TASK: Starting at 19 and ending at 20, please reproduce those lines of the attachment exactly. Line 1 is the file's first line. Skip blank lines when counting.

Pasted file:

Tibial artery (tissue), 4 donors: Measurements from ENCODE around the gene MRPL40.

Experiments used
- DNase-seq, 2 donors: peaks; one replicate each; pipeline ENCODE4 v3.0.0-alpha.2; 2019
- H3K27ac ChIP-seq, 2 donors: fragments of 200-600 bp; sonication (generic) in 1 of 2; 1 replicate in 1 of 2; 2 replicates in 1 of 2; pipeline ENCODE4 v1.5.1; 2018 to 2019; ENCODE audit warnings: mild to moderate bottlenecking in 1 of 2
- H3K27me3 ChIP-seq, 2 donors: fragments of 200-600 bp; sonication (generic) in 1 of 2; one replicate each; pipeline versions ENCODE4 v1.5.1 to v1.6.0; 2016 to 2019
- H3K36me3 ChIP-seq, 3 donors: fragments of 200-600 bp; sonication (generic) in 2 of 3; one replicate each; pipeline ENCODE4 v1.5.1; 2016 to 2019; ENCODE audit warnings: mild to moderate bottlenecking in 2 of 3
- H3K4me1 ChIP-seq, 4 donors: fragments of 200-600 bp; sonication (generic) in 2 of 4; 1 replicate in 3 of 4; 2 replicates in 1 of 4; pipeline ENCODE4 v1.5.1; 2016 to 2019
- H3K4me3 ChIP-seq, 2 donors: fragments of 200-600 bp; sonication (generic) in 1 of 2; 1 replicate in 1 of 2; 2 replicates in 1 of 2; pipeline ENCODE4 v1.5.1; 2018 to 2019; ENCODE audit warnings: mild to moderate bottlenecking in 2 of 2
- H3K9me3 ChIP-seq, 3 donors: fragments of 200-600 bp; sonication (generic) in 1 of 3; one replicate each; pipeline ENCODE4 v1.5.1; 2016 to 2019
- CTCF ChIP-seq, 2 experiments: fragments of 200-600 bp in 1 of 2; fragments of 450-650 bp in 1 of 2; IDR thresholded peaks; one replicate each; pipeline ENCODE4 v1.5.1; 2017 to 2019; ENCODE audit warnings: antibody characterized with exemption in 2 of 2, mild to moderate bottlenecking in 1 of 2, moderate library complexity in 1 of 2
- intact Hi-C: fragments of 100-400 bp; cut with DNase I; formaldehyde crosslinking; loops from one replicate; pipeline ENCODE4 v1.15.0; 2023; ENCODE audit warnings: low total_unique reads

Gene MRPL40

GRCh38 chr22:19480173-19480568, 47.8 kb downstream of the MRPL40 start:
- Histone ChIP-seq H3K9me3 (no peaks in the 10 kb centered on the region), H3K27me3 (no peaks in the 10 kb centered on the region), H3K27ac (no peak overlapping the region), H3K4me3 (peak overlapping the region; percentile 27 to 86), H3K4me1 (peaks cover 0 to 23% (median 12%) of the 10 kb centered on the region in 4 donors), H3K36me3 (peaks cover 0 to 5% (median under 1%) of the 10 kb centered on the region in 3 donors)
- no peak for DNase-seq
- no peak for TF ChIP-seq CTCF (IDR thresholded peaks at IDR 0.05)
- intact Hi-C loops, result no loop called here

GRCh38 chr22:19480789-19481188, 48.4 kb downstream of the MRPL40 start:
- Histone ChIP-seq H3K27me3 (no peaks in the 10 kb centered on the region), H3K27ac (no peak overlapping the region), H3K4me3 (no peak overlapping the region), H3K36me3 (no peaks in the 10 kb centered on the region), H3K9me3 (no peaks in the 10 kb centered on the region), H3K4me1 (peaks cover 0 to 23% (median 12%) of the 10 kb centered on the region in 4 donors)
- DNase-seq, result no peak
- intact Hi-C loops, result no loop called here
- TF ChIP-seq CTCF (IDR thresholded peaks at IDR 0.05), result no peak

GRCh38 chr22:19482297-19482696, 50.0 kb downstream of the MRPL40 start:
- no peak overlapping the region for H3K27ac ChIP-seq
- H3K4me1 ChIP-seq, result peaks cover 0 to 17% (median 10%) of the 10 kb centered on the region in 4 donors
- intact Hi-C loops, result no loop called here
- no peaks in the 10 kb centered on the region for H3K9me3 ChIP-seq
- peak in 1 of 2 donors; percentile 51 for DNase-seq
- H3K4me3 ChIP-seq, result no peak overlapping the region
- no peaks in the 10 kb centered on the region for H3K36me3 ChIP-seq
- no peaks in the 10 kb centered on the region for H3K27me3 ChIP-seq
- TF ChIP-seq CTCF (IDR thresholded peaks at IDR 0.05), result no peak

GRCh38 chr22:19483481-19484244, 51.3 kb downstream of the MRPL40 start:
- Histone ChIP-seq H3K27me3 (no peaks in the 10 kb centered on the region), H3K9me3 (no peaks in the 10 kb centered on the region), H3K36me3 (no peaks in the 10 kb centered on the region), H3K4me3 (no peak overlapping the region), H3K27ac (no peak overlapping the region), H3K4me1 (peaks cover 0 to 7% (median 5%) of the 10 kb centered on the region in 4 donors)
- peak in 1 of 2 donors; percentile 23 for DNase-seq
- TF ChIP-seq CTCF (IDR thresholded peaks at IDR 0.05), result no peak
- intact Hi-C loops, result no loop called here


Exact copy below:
- Histone ChIP-seq H3K27me3 (no peaks in the 10 kb centered on the region), H3K27ac (no peak overlapping the region), H3K4me3 (no peak overlapping the region), H3K36me3 (no peaks in the 10 kb centered on the region), H3K9me3 (no peaks in the 10 kb centered on the region), H3K4me1 (peaks cover 0 to 23% (median 12%) of the 10 kb centered on the region in 4 donors)
- DNase-seq, result no peak